Video analysis: Sekope Kepu – the hidden gem.

Video analysis: Sekope Kepu – the hidden gem.

Let’s wind the clock back a few months. In the build-up to the autumn Wales-Australia match, the Wales hooker Richard Hibbard had set out Wales’ stall pretty succinctly. He expected a repeat of the 3rd Test between Australia and the Lions:

 ‘We were physical, we battered them for 60 minutes and that was the end of it, they couldn’t survive after that,’ Hibbard said. ‘We have to bring that ferocity again.’

Kepu on the charge_AJF Photography (Large)The softening-up process had been focused on the scrum and the contact points, and Hibbard was at the heart of both, smashing George Smith in one concussive tackle and helping his loose-head Alex Corbisiero get Ben Alexander yellow-carded after only 24 minutes.

Ewen McKenzie would therefore have had two priorities at the top of his ‘need to do’ list:

1.     To get more physical assertiveness out of his big men in the tight five.

2.     Deliver a more aggressive performance from his tight-head prop in the scrum.

Somewhat unexpectedly, he got both of his answers from the same source – Sekope Kepu.

Kepu has been a cause of frustration to Wallaby fans, his mild demeanour at odds with a physical frame more imposing than other Aussie forwards, with the possible exception of Sitaleki Timani.

But if anyone stood up to be counted on the Autumn trip, it was Kepu. McKenzie and his scrum coach Andrew Blades had vented their frustration with scrum interpretations both publicly and privately, and ‘Link’ had even gone so far as to make an official submission to the IRB after the England game:

“It’s down to matters of consistent interpretation I haven’t got my mind around the fact that you can win your own scrum ball cleanly and still get seven penalties against you, and [England] get none. It defies some logic there. It’s a matter of opinion and the guy in the middle is closer to the action but I’m just looking to understand that dynamic. We’ll find out when they get back to me.”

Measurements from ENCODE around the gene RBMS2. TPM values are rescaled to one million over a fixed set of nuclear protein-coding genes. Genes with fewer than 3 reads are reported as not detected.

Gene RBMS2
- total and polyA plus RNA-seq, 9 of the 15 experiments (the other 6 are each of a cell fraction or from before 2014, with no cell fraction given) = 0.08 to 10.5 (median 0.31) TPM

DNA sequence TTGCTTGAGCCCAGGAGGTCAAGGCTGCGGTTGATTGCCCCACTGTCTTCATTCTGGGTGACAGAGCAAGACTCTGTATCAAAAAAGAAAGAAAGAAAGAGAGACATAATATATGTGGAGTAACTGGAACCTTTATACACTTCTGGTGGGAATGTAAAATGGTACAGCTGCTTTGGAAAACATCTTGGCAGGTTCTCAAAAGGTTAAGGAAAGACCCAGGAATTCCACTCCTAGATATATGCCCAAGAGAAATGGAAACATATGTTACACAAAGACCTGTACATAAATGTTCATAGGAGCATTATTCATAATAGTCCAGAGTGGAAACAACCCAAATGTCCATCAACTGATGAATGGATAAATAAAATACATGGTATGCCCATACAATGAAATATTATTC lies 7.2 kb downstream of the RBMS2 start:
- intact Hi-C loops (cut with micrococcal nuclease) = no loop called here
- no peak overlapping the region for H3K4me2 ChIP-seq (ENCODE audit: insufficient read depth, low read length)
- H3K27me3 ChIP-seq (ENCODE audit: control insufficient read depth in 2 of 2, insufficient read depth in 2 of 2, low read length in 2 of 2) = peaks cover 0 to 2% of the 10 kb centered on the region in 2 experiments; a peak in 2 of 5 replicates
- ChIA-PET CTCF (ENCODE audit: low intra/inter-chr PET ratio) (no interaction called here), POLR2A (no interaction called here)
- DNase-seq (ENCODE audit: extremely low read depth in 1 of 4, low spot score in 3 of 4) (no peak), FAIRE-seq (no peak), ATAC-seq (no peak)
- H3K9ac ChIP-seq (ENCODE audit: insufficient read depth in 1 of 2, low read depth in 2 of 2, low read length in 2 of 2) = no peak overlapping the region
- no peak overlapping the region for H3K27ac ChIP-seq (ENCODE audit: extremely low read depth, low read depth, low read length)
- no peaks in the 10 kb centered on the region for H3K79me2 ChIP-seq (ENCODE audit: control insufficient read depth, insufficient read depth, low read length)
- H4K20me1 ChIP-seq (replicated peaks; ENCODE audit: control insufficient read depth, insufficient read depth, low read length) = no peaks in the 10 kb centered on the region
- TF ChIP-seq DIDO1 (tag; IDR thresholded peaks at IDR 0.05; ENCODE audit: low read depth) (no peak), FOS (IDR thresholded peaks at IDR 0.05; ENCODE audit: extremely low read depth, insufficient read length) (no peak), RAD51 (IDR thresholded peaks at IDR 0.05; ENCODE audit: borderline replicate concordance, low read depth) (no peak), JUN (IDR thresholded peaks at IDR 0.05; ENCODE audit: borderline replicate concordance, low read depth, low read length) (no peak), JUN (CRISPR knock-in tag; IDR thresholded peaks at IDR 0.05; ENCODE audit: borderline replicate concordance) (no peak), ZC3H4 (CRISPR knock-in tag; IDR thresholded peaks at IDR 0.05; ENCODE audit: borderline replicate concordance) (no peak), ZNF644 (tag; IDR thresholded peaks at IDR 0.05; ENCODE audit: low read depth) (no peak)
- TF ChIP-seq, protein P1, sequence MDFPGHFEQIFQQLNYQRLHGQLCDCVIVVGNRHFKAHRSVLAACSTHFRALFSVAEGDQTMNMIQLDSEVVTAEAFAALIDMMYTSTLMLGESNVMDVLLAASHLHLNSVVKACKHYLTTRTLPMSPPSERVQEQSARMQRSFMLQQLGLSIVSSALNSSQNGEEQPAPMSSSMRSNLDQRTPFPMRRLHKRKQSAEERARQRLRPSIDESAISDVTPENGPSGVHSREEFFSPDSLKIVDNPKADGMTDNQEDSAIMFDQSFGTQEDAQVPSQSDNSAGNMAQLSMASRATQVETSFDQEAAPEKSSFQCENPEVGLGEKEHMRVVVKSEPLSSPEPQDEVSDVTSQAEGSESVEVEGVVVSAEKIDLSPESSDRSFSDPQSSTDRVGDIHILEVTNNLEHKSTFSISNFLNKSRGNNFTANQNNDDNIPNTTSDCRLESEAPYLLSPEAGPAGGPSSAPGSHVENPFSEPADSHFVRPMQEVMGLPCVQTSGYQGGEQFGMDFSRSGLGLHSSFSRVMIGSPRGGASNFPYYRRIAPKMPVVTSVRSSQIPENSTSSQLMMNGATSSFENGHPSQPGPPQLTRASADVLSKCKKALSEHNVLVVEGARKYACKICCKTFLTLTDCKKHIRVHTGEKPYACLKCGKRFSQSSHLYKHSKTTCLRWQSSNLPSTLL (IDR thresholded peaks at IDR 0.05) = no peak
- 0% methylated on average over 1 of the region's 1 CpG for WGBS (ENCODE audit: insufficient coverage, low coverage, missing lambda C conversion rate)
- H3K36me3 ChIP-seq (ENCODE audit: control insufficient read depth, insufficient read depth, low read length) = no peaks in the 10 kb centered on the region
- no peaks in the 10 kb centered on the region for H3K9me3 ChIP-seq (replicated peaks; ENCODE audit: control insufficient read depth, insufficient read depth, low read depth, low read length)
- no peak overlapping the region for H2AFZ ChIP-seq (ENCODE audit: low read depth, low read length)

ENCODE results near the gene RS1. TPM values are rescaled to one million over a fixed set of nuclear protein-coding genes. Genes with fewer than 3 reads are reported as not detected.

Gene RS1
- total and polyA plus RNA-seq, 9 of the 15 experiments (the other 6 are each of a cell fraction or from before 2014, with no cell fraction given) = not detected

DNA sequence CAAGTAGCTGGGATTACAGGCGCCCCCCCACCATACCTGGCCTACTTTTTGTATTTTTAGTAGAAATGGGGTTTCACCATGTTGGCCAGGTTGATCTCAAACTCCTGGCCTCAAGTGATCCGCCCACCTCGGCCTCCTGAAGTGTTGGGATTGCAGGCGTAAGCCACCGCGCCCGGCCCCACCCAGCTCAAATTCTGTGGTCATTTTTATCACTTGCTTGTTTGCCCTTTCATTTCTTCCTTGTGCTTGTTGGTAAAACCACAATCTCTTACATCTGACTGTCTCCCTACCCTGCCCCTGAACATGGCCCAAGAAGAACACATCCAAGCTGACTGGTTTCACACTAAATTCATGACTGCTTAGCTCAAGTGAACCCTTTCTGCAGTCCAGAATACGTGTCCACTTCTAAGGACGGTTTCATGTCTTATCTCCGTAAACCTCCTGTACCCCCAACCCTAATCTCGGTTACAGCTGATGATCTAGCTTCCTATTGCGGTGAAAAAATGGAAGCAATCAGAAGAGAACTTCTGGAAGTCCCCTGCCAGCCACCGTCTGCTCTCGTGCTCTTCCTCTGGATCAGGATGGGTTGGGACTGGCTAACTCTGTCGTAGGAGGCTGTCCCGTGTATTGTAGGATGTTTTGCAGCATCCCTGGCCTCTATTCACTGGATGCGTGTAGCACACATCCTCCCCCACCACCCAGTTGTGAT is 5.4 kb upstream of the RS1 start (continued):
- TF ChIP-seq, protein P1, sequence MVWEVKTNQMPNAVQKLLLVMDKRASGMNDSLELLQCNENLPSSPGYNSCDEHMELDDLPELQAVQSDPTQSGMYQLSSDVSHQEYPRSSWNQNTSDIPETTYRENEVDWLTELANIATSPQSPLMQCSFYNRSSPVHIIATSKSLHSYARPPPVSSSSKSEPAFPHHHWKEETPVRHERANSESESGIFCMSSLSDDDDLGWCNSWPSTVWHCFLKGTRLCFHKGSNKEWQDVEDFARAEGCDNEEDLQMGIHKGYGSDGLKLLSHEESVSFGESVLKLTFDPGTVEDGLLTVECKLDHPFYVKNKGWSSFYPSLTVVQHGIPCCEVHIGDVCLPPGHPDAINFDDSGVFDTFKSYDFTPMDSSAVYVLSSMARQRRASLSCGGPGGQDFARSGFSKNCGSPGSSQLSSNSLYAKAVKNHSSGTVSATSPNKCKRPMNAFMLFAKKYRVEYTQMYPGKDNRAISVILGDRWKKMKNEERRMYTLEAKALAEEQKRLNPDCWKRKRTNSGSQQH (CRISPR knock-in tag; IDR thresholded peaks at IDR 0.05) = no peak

The Wallabies began the tough process of changing the perception of their scrum against one of the most experienced front-rows in Europe – the Irish trio of Cian Healy, Rory Best and Mike Ross. Cian Healy would have been the Lions’ starting loose-head in the summer but for injury. Let’s see how they went about it.
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  1. The first scrum of any game is a key point in imprinting an association in the referee’s subconscious for the rest of the game. At the first set-piece [at 3:33], Australia manage to creep forward after the engagement, and the Irish 9 has to take five quick steps to his right to stay opposite the middle of the tunnel. Although Ireland won a free-kick for pushing through the mark, the Wallabies in fact won a much larger battle in the context of Chris Pollock’s perception of the scrum. The first job of a good tight-head on the opposition feed is to keep the loose-head and hooker unsettled. At that first scrum, Kepu forces Cian Healy to adjust the position of his left foot four times before the ball can be put in, and they are all backward steps.
  2. At the next scrum on an Ireland feed [14:23], the Wallabies do not do much more than crab laterally across field after the ball is put in, but it is enough to win them the full penalty.
  3. At the third Irish scrum at 43:30, loose-head James Slipper clearly takes three side-steps to his left enabling the Australian scrum to go through 90 and claim the turnover – a maneuver that often gets penalised for ‘running the scrum around the corner’. But the perception of Wallaby dominance — the seed already planted by Kepu at that very first scrum in the 4th minute – reverses the call in their favour.
  4. In the early part of the second half, Australia ‘rinse and repeat’ the process from the first period, ensuring that they get a couple of positive forward steps in as the first scrum goes to ground [44:25] before setting an ideal platform for Quade Cooper to score a try from first phase at 45:43.

Kepu’s performance against Wales was even more eye-catching, and perhaps even more surprising. For someone who is usually the biggest man in the forwards at around 125-128kgs, he has always appeared to be something of a shrinking violet when push comes to shove and the confrontations become distinctly Old Testament. That all changed in the Wales match.